What’s the difference between cannabis, marijuana, hemp, and CBD flower?
It may surprise you to hear that we get asked this question all the time. On the other hand, you may be thinking, “finally, someone will answer this question for me!”
Either way, we’re here to set the record straight. While the answer is clear, and relatively simple, it has to be laid out in parts, so here goes…
“Cannabis” is simply the name of the genus under which three species fall - sativa, indica, and ruderalis. In the 21st century, this term is used interchangeably with words like marijuana, pot, etc, to describe THC flower or CBD flower, especially when in a more civilized setting such as a dispensary - or even on tweedlefarms.com!
It does not imply a certain type of cannabinoid concentration, such as high-THC or high-CBD. In fact, all three species in the genus cannabis are capable of producing substantial amounts of both THC and CBD; sometimes separately, sometimes concurrently!
For many decades, when people thought of cannabis, the word “marijuana” came to mind.
Unfortunately, that’s because of a man named Henry J Anslinger, who was the first drug czar of the United States. Now, with the value of hindsight, we know that because of his close relationship with leaders in the textile and paper industries, many of whom were worried about the burgeoning hemp industry tanking their sales, he was extremely motivated to make sure that cannabis did not rise to prominence; be it recreational, medicinal, or industrial.
Together, he and his big business cronies set out to demonize cannabis by branding it “marijuana,” a dangerous drug brought into America from south of the border! Screams of “won’t somebody think of the children” could be seen and heard throughout the media.
And, it worked. Cannabis was outlawed in 1937, and it took nearly 60 years to only start becoming available to those that needed it.
Alas, we’re getting off-topic. In this context, know that “marijuana” is essentially a misnomer. It’s widely-understood to mean high-THC cannabis, rather than CBD flower, but the plant it describes is no different from the hemp plant. Rather, it’s just branded differently.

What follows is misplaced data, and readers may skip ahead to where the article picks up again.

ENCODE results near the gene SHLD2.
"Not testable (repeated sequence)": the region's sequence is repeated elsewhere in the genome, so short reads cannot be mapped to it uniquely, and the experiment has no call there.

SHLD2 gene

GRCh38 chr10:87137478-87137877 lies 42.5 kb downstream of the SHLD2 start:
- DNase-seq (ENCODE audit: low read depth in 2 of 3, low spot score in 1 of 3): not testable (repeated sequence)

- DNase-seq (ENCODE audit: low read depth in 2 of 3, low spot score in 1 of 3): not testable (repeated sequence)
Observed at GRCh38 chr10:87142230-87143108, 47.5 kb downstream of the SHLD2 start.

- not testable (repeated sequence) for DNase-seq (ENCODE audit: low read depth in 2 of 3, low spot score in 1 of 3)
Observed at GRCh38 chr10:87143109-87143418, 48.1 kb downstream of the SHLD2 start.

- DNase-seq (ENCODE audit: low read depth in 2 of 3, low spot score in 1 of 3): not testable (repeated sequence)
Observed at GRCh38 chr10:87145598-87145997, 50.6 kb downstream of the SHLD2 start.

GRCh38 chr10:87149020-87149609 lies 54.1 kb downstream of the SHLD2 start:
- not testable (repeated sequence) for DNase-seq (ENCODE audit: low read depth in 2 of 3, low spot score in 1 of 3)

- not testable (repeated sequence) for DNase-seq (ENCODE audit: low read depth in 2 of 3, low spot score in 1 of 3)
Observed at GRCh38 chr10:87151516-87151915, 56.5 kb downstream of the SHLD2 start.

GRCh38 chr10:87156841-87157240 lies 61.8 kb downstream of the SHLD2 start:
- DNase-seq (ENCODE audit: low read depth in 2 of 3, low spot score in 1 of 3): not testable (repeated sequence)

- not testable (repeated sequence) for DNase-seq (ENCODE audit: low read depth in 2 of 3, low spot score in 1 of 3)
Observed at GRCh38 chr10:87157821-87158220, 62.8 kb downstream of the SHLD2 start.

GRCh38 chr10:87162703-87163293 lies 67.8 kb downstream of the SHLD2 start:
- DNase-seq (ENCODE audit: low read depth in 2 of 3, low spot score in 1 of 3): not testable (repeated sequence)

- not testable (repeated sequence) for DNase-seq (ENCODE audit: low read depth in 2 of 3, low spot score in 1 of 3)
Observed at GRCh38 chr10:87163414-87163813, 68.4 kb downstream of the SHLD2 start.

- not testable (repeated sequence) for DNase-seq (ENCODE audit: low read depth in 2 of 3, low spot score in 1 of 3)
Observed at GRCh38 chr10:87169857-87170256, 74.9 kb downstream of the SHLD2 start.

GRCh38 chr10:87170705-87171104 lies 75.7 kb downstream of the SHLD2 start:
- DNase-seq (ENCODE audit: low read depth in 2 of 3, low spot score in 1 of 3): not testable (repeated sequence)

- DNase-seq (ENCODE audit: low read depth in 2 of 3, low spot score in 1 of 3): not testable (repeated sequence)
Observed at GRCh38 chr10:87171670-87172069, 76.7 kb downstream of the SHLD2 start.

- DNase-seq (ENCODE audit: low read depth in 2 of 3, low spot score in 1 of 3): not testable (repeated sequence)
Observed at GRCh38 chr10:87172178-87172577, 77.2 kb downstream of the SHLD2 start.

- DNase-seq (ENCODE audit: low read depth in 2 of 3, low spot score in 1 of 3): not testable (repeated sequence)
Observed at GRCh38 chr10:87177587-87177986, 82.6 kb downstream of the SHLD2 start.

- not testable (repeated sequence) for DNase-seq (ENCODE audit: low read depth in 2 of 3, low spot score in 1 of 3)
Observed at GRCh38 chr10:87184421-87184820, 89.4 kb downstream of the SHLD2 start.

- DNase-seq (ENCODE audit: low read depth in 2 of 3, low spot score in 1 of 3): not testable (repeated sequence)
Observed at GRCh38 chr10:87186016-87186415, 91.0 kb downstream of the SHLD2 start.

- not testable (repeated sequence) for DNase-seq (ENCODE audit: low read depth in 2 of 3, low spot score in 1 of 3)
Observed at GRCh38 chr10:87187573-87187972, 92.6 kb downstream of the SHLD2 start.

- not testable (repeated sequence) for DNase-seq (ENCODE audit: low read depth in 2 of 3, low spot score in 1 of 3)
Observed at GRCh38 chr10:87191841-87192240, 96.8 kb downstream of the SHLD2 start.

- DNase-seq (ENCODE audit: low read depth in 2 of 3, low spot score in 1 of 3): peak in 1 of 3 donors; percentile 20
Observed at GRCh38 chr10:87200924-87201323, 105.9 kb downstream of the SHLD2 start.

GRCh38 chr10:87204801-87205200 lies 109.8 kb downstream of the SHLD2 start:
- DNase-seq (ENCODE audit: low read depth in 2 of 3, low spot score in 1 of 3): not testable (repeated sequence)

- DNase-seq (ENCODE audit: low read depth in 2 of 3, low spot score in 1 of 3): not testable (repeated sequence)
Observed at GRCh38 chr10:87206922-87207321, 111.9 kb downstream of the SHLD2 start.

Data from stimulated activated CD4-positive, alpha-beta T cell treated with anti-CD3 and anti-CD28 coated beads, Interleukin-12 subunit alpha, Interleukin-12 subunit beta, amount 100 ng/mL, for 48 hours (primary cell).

Once again, this is really a case of branding. When people hear the word “hemp,” they generally think of a material that has 1000 (or more?) uses—textiles, paper, plastic, concrete, and so on—as those have been the prevailing uses of hemp for decades.
This definition, of course, has begun to change with the advent of CBD flower, aka smokable hemp flower.
Hemp can mean an impossibly tall cannabis sativa l plant that will be decorticated and processed into fabric or a short, stubby cannabis indica plant that will produce the dankest, most resinous hemp flower this side of the Mississippi. It simply depends on the variety.
In the end, both examples are hemp. Ergo, both are cannabis.
Now, CBD flower is a reasonable descriptor that does a good job differentiating CBD-rich cannabis from flowers high in other cannabinoids.
We’ve also found that people prefer to use the term CBD flower, as it does not carry the negative connotation that sometimes goes along with hemp. Unfortunately, many still do not know how nice hemp flower can be!
So, to answer the question, “what’s the difference between cannabis, marijuana, hemp, and CBD flower?”, we’ll leave you with this.
Hemp and marijuana are both Cannabis. Cannabis, in our eyes, is the superior term, as it is scientifically correct and all-encompassing.
If you want to be more specific, try CBD flower, THC flower, or CBG flower.
Hope that helps!